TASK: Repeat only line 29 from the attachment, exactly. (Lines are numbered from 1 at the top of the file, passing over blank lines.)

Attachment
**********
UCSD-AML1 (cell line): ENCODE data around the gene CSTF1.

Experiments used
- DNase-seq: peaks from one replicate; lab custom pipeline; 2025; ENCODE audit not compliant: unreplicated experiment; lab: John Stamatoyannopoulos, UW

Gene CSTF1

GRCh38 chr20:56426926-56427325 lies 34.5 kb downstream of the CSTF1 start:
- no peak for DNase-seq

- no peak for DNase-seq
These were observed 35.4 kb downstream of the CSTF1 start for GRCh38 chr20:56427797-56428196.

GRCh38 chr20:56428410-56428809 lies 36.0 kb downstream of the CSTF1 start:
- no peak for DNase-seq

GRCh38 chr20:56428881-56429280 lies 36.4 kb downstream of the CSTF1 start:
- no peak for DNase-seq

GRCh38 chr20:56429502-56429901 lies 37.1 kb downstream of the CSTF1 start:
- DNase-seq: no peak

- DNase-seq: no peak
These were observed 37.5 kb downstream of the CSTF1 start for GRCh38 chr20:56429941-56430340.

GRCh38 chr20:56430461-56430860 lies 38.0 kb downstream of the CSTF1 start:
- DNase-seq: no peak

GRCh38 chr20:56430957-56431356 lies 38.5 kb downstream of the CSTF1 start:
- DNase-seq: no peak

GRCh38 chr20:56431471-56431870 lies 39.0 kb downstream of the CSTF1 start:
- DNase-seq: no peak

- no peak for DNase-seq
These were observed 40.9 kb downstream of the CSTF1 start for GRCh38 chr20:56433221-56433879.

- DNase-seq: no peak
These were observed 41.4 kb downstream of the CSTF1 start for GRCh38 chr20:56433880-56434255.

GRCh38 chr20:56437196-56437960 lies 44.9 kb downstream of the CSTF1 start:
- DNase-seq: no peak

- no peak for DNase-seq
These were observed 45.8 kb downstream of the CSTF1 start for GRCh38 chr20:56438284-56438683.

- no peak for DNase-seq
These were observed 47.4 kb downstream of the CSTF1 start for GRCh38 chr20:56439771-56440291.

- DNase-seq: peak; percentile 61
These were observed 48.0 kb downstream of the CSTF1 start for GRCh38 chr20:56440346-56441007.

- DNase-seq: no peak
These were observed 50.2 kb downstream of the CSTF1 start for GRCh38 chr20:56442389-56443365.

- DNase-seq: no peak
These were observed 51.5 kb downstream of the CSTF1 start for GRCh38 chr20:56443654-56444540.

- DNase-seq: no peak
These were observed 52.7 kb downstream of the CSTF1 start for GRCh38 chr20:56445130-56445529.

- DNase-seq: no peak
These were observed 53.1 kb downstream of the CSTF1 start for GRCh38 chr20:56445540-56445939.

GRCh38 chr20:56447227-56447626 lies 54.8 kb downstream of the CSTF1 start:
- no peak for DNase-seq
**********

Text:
- no peak for DNase-seq